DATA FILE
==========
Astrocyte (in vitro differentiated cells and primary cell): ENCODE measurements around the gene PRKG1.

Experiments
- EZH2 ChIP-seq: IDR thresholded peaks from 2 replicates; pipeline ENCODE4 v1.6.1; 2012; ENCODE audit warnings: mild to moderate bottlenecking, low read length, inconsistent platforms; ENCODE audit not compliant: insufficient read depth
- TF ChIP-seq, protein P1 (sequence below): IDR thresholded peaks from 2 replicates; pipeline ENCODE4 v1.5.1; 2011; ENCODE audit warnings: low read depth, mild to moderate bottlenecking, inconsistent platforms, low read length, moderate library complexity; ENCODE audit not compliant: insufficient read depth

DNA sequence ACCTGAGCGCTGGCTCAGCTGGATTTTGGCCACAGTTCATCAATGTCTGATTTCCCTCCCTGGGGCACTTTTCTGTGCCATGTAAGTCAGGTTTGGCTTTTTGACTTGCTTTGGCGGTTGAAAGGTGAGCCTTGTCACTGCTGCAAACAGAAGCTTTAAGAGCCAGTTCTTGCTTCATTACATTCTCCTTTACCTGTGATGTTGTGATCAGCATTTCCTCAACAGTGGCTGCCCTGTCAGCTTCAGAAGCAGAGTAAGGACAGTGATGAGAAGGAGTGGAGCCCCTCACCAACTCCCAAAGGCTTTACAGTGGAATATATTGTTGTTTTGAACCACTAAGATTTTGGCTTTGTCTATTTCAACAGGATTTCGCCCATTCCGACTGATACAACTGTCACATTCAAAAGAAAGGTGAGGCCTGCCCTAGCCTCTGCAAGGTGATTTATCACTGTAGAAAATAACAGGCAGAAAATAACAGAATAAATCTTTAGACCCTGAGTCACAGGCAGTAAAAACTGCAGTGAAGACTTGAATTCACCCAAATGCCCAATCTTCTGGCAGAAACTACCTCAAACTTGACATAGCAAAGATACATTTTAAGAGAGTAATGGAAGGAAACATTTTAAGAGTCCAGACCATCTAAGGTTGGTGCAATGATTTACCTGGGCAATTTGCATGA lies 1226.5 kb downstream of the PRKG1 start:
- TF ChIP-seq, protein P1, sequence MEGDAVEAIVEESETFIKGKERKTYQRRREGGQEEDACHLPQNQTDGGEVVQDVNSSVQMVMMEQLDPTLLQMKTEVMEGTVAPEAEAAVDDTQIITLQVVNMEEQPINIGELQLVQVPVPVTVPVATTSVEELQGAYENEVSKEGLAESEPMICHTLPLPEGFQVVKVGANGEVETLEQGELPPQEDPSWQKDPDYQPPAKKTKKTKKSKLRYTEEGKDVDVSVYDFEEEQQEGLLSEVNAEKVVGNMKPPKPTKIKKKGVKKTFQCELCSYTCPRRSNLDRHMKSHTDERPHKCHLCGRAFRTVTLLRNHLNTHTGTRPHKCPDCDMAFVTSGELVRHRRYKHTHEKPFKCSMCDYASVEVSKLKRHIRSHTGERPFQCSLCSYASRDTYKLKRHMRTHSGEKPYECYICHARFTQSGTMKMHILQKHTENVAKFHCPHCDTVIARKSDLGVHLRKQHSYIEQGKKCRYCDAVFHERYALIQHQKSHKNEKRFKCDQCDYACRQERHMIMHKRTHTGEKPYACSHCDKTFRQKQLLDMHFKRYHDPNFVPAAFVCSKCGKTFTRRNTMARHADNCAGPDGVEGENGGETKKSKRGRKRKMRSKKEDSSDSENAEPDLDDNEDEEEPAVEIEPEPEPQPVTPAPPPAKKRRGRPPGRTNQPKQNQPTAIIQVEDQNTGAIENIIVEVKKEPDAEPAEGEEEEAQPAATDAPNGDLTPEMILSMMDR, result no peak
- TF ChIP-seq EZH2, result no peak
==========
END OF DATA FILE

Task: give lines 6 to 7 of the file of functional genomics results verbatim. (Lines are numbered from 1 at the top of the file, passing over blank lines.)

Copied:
- TF ChIP-seq, protein P1, sequence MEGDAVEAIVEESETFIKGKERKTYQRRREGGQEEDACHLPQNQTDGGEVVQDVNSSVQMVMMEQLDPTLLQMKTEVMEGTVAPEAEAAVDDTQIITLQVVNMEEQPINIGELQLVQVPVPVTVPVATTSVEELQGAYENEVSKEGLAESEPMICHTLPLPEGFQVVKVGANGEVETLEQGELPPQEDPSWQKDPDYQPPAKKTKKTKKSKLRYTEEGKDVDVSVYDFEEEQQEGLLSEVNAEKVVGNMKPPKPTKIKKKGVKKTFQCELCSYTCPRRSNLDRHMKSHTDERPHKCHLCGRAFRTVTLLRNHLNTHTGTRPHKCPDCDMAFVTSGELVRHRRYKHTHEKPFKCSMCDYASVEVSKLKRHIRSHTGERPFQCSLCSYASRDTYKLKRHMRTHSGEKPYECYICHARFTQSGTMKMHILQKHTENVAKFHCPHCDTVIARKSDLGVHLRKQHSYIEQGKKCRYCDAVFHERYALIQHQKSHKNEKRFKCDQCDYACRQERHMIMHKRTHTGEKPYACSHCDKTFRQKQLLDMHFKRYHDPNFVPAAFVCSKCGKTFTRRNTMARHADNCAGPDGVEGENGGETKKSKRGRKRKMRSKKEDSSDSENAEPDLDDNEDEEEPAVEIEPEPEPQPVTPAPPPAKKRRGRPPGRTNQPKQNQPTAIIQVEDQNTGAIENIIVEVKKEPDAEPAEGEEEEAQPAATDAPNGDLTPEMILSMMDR, result no peak
- TF ChIP-seq EZH2, result no peak